Why the "Star Wars" Score Is So Memorable | The Mary Sue
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The Secret of Rey’s Parents Just Might Be Hidden in John Williams’ Score

Tufts University recently interviewed Frank Lehman, one of their assistant professors of music, to ask why so many of John Williams’ scores are so memorable—and why the Star Wars themes, in particular, are so darn earworm-y. Lehman talked about how Williams’ approach emphasizes character motifs in a way that many modern composers have moved away from, and he also revealed how some fans are using those motifs to try and figure out Rey’s backstory and fate.

Lehman explained, “[John Williams] focuses a lot of his energy on creating memorable melodies and themes, going through a lot of different combinations until he has exactly the right sort of phrase structure and melodic contour so that it really becomes an earworm … That’s not common anymore, though. Film compositions over the past ten to twenty years have moved away from very memorable themes in favor of more ambient and more mood-setting music.”

In Star Wars, in particular, Williams also uses character themes that reoccur and interact throughout the movies. This technique, known as a leitmotif, goes all the way back to nineteenth-century opera. “In Star Wars, character is important—perhaps more than narrative coherency. There are very striking archetypal characters, and Williams writes striking archetypal themes for them,” Lehman said, “Both the original movies and the sequel trilogy have a character-theme approach. In the prequel trilogy, the music was a little less character-theme defined— maybe because the characters themselves were poorly defined, along with a lot of other things.”

Of course, you can’t discuss the music of Star Wars without discussing the Imperial March. Why is that so darn memorable? “It has this characteristic progression between G minor and E flat minor,” explained Lehman, “and various transpositions of that—with qualities of evil, power, magic, and mystery that can be traced back to Wagner’s Das Rheingold … It’s an example of a chromatic progression. Most music that people listen to is generally constrained to what’s called the diatonic scale—what you would think of as the normal major or minor succession of pitches. The diatonic scale is perfectly capable of suggesting any kind of emotion. But when you start adding notes that are outside that seven-pitch scale, you get a lot more capability for suggesting the strange, the other, or the marked.”

“Another example of the Vader progression can be found in Gollum’s theme from the Lord of the Rings series by Howard Shore. The way the notes move in a very smooth and snakelike fashion between those two chords can map onto evil characters. To the extent there could be said to be evil in music, it’s probably the Darth Vader progression.”

Of course, Lehman emphasized that other factors have contributed to the popularity of Williams’ work. It certainly helps that Star Wars is such a popular franchise, and the 40-year arc between the first film and Episode IX gives Williams a lot of space to play and develop the music. “I don’t know of any creative endeavor in mainstream filmmaking where there has this been this consistent through-line of music by a single person,” Lehman said, “It is an unprecedented opportunity to develop themes, to invent new things, or to bring back things that were only briefly heard twenty-five years ago.”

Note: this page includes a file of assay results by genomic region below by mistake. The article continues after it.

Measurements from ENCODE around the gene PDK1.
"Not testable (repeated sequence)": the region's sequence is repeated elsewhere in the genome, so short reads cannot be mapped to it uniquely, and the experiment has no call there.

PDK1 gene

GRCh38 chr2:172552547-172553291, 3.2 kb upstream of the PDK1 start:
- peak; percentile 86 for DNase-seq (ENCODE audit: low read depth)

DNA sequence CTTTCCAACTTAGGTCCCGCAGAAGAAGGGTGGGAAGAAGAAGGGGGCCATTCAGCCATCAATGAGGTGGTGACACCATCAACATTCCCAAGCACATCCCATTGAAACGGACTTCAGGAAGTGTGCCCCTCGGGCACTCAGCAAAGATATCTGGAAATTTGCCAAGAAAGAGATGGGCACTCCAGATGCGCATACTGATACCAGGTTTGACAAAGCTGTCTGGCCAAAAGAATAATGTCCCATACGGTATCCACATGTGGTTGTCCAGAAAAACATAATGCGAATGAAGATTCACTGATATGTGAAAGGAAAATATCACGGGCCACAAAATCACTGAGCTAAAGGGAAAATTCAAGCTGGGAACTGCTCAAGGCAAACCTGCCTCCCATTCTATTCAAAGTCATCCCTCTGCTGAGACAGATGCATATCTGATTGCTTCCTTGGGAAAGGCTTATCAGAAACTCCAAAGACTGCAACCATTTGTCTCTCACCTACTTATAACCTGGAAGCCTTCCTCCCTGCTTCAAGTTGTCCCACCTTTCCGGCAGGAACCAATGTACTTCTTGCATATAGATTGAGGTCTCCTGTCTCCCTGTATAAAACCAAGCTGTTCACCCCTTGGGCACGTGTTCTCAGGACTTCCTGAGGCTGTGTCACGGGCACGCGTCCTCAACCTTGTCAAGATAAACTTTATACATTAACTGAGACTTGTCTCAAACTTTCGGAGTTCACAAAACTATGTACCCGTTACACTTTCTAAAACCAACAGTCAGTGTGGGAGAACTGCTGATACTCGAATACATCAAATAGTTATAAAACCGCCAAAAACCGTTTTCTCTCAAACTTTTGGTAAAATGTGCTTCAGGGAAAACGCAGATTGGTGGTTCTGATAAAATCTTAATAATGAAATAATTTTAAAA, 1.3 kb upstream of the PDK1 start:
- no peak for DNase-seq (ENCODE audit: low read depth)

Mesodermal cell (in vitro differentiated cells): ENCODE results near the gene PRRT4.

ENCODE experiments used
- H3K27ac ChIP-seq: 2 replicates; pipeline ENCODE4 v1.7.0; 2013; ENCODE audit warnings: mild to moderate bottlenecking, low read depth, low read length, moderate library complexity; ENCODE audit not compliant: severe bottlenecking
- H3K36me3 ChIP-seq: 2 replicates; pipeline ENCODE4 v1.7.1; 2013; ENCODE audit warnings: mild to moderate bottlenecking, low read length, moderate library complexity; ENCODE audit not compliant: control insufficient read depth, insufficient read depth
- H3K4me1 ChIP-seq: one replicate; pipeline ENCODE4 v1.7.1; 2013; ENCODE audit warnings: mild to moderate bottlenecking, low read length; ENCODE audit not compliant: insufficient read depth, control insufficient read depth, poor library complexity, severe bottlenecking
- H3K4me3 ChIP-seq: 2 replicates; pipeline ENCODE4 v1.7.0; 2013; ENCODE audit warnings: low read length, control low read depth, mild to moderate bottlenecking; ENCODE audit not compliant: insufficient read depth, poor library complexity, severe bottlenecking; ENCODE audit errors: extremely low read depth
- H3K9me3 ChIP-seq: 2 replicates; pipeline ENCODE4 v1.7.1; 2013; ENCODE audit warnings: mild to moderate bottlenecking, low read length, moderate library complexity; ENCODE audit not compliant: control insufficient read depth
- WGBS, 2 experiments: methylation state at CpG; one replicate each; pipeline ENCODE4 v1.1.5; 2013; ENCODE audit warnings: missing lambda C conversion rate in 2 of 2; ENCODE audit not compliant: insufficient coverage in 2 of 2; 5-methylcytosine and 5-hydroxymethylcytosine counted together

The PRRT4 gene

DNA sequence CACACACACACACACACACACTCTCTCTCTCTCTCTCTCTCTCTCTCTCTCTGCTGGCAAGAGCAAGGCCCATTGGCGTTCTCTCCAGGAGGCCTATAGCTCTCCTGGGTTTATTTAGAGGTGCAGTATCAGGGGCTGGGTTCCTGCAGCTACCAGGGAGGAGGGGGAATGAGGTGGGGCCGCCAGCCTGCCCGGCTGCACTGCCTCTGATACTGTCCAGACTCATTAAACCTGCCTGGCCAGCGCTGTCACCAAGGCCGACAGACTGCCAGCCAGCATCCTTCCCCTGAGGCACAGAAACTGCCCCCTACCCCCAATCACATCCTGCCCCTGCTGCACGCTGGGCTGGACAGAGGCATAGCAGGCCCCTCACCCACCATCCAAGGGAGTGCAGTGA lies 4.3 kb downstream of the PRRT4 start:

Williams did just that with one particular scene from The Last Jedi. In the original trilogy, Williams initially composed Princess Leia’s theme as “a love theme … this very romantic and erotic kind of musical theme. That doesn’t necessarily fit Carrie Fisher’s performance all that well.” Once he found out (along with the rest of us) that Leia and Luke were actually brother and sister, he debuted the Luke and Leia theme as the “major new thematic centerpiece” of the Return of the Jedi score. But he only used it sparingly in the film itself: “just two renditions, neither of them given time to breathe.”

Then, for The Last Jedi, Williams brought it back. “It is used in the very affecting and beautifully scored moment when Luke and Leia meet on the salt planet,” said Lehman. “I felt extremely gratified to hear the theme then. And it’s like saying goodbye, in a way, because I doubt we’ll have another opportunity to hear it.”

So what else can we find in Williams’ music? Some fans, apparently, are trying to figure out Rey’s backstory and eventual fate by analyzing her theme. Since Williams uses so many character themes, often twining them together or having them call back to each other, they’ve been listening to hear whose music Rey’s theme maps onto. “People have located in her melody allusions to the Star Wars main theme, to Darth Vader’s theme, the Force theme, the emperor’s leitmotif, Kylo Ren’s theme—that’s just the beginning. If you wanted to connect it to the Ewok March or Jabba the Hut or Jar Jar, I’m sure there is a way. I really find it interesting that this has been the tactic that so many have taken in predicting what will happen with her character on a narrative level.”

“Leitmotivic analysis,” Lehman emphasizes, “is not divination.”

But when has that ever stopped a fandom? I, for one, am now repeatedly listening to Rey’s theme to see if I notice anything.

(Via TuftsNow; image: Lucasilm and Walt Disney Studios)

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